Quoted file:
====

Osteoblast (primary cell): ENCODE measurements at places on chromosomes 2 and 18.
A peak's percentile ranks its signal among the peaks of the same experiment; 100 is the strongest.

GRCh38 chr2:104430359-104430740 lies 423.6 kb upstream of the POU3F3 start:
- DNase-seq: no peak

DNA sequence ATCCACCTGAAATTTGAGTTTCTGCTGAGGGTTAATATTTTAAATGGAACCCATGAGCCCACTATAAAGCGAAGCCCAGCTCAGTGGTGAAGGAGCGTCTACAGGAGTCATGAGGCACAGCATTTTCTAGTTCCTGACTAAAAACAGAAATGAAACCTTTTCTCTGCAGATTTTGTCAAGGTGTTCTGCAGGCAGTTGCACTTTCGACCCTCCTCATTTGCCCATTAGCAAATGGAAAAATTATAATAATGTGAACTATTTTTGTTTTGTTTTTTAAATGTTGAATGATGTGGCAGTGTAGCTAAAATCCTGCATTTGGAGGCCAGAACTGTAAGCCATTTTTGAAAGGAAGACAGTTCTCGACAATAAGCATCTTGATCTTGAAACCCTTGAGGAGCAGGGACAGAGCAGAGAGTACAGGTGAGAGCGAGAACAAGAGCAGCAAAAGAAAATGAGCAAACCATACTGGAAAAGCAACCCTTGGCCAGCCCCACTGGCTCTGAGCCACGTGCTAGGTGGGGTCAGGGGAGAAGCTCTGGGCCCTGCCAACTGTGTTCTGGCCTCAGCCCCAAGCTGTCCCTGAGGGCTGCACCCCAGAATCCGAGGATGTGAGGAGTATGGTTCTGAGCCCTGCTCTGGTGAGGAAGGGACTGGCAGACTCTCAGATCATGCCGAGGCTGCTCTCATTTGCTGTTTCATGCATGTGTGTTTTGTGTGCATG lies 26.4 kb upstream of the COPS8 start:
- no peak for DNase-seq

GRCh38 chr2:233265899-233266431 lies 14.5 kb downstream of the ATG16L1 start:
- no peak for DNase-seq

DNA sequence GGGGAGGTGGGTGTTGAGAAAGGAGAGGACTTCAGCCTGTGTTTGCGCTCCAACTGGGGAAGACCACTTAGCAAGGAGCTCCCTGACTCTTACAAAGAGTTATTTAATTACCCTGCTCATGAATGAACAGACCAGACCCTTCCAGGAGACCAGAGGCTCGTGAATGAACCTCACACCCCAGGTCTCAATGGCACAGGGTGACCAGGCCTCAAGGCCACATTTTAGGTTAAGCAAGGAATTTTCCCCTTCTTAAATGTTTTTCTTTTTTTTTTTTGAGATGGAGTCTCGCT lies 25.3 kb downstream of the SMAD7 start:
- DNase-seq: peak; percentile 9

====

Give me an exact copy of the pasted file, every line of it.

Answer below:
Osteoblast (primary cell): ENCODE measurements at places on chromosomes 2 and 18.
A peak's percentile ranks its signal among the peaks of the same experiment; 100 is the strongest.

GRCh38 chr2:104430359-104430740 lies 423.6 kb upstream of the POU3F3 start:
- DNase-seq: no peak

DNA sequence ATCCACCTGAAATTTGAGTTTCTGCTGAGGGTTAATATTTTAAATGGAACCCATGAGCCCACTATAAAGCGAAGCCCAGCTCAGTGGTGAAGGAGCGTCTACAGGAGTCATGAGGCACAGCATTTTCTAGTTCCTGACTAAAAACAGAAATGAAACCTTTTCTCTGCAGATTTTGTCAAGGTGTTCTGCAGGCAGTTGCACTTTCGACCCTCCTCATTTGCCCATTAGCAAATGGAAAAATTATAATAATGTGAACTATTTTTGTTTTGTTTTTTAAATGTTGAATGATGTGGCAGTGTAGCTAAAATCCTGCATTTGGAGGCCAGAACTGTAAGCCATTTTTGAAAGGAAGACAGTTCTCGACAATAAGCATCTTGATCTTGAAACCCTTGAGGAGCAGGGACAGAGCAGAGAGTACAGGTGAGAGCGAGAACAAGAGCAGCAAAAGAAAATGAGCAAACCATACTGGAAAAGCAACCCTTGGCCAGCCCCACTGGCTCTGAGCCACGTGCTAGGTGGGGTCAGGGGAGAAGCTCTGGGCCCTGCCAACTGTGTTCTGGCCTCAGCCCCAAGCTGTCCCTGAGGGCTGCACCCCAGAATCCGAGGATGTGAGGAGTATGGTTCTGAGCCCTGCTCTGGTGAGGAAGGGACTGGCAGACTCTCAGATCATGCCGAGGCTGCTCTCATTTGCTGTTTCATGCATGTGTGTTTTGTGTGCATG lies 26.4 kb upstream of the COPS8 start:
- no peak for DNase-seq

GRCh38 chr2:233265899-233266431 lies 14.5 kb downstream of the ATG16L1 start:
- no peak for DNase-seq

DNA sequence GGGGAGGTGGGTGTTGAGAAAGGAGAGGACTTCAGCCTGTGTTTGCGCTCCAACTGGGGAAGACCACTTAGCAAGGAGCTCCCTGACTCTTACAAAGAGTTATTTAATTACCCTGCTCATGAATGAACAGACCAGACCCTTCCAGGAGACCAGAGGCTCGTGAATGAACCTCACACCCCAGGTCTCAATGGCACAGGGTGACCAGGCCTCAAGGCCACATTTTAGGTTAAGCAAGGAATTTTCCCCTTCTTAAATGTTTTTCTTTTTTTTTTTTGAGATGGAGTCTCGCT lies 25.3 kb downstream of the SMAD7 start:
- DNase-seq: peak; percentile 9